Remember The Grandparents

For more than a century, Americans have celebrated national holidays to commemorate the irreplaceable roles of mothers and fathers in individual homes and society as a whole. But for all the hoopla surrounding Mother’s Day and Father’s Day, the same kind of attention has largely fallen off when it comes to Grandparents Day in the U.S.

Walk into any CVS or Rite Aid during the family holiday season and for every five columns of parental holiday cards, one will find maybe a single column of grandparent holiday cards. But having given a 70-year headstart to Mother’s Day and Father’s Day, Grandparents Day is well on its way to staking its own claim on national attention as it continues to grow in popularity.

Grandparents Day became an official national holiday back in 1978 when then-President Jimmy Carter signed a statute proclaiming a holiday “to honor grandparents, to give grandparents an opportunity to show love for their children’s children and to help children become aware of strength, information and guidance older people can offer.” Now, almost 40 years later, the first Sunday following Labor Day is dedicated to grandparents.

Of course, the simplest, yet still meaningful, way for children to celebrate Grandparents Day is to spend time with their loved ones. But perhaps this year a playing of “A Song for Grandma and Grandpa,” the official song of the holiday in America, the purchase of forget-me-nots, the official flower of the holiday, or the post of a selfie with the hashtag #TakeAGrandie may seem appropriate.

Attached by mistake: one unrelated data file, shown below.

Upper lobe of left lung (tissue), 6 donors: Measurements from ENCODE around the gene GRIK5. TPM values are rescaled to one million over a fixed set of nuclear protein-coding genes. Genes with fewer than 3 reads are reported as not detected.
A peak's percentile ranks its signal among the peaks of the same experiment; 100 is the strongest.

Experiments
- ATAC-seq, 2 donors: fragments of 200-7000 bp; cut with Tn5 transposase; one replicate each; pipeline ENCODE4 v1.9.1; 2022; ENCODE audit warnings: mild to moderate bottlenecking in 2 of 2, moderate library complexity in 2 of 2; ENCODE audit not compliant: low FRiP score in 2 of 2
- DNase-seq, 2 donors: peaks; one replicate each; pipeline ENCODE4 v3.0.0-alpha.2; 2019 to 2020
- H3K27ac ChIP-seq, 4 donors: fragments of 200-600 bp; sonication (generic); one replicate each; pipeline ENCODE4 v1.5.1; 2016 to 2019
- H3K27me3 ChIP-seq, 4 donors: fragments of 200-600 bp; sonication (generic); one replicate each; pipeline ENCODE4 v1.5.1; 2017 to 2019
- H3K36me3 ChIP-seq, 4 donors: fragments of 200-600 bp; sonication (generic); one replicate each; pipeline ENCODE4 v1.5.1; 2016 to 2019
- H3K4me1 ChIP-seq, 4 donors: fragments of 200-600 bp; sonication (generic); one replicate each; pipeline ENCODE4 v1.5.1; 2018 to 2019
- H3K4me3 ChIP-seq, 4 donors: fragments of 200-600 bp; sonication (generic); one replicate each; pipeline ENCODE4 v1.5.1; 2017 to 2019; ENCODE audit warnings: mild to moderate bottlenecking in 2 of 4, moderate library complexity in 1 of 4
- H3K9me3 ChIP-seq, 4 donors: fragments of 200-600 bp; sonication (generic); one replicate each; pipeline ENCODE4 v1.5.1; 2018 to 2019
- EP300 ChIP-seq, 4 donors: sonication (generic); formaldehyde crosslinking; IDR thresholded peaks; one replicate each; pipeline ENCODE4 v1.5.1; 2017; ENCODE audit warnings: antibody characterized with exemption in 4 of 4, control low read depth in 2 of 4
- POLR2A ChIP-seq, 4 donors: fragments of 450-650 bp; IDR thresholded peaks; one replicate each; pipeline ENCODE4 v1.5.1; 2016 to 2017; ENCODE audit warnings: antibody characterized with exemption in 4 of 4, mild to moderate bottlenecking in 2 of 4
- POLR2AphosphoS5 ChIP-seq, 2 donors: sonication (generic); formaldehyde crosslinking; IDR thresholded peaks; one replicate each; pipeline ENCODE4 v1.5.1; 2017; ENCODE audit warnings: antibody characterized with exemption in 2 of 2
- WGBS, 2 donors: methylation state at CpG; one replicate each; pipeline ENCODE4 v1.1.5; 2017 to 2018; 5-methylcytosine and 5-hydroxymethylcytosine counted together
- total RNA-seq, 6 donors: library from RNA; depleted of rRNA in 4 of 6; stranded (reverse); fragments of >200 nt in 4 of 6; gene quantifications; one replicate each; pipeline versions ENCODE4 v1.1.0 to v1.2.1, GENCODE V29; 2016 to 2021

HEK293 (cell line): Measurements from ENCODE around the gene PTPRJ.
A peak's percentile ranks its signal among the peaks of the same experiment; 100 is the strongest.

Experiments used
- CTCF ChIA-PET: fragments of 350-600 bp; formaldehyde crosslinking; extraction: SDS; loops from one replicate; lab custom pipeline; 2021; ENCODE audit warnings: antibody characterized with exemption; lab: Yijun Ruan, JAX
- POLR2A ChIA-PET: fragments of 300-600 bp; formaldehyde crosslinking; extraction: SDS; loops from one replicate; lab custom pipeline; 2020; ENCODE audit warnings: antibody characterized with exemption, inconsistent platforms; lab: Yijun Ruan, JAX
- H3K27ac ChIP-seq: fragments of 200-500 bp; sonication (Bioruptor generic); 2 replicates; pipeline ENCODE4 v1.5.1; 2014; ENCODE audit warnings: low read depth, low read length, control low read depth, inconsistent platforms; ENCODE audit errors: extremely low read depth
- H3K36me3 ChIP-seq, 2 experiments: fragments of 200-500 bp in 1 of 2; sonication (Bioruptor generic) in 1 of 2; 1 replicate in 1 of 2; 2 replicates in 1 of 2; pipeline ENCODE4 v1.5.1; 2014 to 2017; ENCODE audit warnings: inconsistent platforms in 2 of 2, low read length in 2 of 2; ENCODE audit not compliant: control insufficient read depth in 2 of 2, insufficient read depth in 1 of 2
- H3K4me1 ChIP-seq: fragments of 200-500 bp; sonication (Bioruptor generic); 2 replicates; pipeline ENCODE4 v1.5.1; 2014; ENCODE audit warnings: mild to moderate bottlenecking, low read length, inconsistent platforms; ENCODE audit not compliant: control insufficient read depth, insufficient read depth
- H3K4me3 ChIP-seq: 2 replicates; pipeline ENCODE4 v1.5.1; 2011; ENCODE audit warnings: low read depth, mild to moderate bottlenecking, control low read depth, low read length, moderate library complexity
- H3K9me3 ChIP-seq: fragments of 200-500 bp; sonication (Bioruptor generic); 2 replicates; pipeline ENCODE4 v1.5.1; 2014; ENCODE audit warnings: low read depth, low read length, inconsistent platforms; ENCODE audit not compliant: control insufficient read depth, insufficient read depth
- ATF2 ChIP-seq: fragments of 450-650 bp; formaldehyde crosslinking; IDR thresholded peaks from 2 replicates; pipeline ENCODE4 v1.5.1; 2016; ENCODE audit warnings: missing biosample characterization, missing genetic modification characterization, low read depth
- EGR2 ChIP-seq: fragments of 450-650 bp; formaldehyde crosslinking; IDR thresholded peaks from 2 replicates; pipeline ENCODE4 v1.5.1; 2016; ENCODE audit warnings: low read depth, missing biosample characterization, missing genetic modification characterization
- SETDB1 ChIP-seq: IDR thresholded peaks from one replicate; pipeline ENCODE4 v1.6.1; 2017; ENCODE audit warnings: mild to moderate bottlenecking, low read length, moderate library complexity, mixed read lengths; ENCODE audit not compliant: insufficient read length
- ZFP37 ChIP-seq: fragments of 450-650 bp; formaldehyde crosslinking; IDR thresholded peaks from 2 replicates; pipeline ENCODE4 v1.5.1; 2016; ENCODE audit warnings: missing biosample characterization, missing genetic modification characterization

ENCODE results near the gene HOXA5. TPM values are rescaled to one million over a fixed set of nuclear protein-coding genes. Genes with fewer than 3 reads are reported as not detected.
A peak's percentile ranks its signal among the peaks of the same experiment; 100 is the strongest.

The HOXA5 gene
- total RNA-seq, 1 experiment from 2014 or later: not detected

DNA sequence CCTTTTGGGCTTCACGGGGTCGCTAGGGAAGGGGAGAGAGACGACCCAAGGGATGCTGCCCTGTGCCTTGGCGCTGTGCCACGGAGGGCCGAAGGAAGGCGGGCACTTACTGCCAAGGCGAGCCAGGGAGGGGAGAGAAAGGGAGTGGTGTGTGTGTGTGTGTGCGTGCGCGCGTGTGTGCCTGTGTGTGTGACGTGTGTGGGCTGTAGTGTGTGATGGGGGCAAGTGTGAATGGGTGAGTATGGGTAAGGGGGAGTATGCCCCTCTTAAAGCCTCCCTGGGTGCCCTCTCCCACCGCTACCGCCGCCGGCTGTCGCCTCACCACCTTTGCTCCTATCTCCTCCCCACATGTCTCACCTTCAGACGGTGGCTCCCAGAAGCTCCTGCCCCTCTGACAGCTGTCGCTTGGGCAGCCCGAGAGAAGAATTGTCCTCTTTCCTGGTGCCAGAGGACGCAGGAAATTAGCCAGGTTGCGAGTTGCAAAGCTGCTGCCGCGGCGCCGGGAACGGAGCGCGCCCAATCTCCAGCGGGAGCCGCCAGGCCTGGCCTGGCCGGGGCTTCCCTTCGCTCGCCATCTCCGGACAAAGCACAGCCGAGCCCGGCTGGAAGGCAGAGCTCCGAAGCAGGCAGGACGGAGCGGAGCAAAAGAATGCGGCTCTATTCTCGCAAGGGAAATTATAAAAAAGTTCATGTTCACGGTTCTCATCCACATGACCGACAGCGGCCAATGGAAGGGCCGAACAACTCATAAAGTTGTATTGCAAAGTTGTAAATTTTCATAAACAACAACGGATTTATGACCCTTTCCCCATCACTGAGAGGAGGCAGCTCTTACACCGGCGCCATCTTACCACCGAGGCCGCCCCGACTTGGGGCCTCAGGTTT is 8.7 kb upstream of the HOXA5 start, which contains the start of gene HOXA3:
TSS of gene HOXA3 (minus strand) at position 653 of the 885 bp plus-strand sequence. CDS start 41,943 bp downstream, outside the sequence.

Generations United Grandparents Day Social Media Kit Tutorial — | Grow Meaningful Relationships + Rich Legacies With Your Loved Ones

Grandparents Day is also a great opportunity for intergenerational exchange. Take this day to finally teach grandparents how to use that iPad they got a couple years back or ask them about how life was different when they were growing up. These connections can help facilitate unprecedented mutual understanding. Whatever your choice may be, there are plenty of ways to celebrate grandparents.

However, this national holiday is not strictly limited to biological grandparental ties. For those whose grandparents have passed, Grandparents Day can also serve as a day of appreciation for other grandparental figures in their life. Don’t limit the day to biological family but also spend the day doing something grand for older adults in the community.

As much as Grandparents Day is a celebration and moment of appreciation for grandparents, it is also a day for the older community to continue its neverending service of providing wisdom and advice to the next generations. This holiday is a day for all people, young and old, to come together and build a stronger, more united community.

Grandparents Day will be on Sept. 10 this year. Visit for more tips and ideas.

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Won Jung
Won Jung is a writer for Anton Media Group.

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